“Hello, how can I help you?” This was the fun part of his job, David knew. That moment he picked up the phone and anything was possible. It was why he always volunteered for the weekend shift. No stupid assistant to take his calls. Now he didn’t have to miss out on all the fun. A sheep in labor that needed his help, a cat that had thrown up his own bowels. Of course, most days nothing exciting like that happened. Lately, the most pleasurable thing he got to do was snipping the balls from guinea pigs. But even that got boring after a while.
“Kind Sir. Am I correct to think that you the veterinarian?”
David had never heard such a thick British accent. “Sure I am. How can I help you, sir?” He had almost wanted to ask if he needed help with the hot potato down his throat, but he kept it to himself. Had to stay professional, after all.
“Yes. Yes.” The voice on the other end of the line started to laugh hysterically. David held the phone away from his ear for some time until the voice on the other end was breathing normally again.
“So sorry, Mr. Veterinarian. That was the first time someone called me ‘sir’. It sounded uncanny.”
“What are you normally called? What name can I put down?” David clicked his pen, starting to get annoyed. This didn’t sound like something exciting coming his way. No chewed off legs, or torn ligaments.
“Oh, I’m so sorry. It’s Mr. Dog here. Also known as Mr. Tails, among acquaintances.”
David put down his pen. “Okay, Mr. Dog. What is it you want from me. I’m an important person and I’d rather keep the line free for true emergencies.”
“Oh no! Please. This is an emergency. I wouldn’t dream about wasting your time, Mr. Vet. You see, I am temporary without shelter as I’ve decided to run away from my ancestral home, because, well, you can imagine what my owners thought of me when I started speaking English. They are simple people, at best, but even they realized something was amiss. I cannot truly blame them. But the situation had become truly untenable. I’m sure you’ll understand, dear Sir.”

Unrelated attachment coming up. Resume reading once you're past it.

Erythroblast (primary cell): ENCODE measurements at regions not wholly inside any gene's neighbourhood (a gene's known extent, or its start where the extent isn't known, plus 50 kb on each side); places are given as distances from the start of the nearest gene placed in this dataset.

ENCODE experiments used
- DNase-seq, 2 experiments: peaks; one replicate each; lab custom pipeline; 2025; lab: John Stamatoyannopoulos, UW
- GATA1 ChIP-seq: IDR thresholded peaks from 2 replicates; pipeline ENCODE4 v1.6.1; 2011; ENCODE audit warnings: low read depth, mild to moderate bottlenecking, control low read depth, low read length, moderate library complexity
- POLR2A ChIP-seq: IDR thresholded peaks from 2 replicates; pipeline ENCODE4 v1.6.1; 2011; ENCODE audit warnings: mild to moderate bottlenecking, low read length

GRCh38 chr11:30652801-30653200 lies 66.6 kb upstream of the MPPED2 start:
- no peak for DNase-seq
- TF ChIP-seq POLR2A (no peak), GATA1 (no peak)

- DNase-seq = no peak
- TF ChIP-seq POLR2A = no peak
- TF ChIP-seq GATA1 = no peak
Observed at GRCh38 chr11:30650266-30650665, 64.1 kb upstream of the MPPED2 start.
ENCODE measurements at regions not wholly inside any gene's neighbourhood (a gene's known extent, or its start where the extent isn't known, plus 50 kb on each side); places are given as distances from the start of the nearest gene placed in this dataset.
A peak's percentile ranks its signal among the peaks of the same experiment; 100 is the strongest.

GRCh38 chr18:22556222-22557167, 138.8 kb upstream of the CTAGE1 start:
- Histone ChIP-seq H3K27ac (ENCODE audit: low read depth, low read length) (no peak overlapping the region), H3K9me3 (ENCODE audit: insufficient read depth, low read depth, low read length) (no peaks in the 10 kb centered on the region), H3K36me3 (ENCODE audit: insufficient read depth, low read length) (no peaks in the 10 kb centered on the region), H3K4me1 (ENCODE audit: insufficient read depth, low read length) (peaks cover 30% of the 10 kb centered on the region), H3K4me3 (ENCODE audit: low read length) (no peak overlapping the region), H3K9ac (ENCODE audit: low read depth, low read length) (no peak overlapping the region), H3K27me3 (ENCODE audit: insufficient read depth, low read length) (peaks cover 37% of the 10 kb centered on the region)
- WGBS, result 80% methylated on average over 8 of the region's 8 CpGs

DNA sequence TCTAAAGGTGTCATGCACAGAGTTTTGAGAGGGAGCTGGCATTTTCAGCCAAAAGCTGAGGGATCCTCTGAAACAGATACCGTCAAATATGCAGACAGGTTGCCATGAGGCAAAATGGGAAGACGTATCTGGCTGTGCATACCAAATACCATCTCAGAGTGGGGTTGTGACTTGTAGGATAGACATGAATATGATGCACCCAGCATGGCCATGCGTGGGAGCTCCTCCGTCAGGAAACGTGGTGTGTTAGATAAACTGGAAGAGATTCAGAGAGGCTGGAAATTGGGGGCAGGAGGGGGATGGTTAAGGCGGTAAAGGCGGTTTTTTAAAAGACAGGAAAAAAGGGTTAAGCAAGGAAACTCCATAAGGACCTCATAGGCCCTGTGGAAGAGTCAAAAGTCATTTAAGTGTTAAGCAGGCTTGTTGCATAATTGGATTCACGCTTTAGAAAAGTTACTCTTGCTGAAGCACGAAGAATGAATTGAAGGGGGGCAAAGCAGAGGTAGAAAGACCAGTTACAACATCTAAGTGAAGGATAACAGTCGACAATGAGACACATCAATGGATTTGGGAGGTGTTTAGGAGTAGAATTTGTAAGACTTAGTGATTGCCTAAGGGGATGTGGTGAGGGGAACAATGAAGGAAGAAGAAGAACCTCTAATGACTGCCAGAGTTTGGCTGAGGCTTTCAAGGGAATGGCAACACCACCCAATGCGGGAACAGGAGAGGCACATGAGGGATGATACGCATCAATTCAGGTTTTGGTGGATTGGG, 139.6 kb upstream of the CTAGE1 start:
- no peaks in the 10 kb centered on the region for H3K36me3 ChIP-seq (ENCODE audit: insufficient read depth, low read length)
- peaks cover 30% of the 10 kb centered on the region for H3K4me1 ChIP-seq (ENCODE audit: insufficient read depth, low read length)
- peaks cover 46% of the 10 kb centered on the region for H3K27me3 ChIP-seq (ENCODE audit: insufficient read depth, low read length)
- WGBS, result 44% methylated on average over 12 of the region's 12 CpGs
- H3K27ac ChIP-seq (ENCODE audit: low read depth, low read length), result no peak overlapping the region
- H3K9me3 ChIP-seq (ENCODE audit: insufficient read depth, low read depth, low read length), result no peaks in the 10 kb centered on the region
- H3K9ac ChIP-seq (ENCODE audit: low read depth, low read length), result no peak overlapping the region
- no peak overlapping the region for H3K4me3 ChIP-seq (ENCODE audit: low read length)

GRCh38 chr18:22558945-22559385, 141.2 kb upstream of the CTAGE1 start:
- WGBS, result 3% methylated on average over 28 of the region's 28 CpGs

“Excuse me one moment.” David hesitated to respond. Any answer would only encourage this mad person to keep spewing his eloquent answers. “But are you saying you are a dog?”
“Well. If you’d like to put it like that, sure. I prefer to call myself an individual of canine origins.”
David shook his head. “Better call the Mental Illness Helpline, friend. They open at Monday 10 am. 800-950-NAMI. Good luck and goodbye.”
David had a lot of patience, but not for guys who were just trying to be funny. Or disturbed. David turned his music back on, and sat back in his chair. Nothing beat Rachmaninoff’s Third after such an ordeal.
What happened to the dog speaking English is unclear. The one thing we know is that David could have been instantly famous for having discovered the first English speaking dog. Alas, that was not to be.
Short story written for @mctiller’s weekly
#twentyfourhourshortstory contest on Steemit.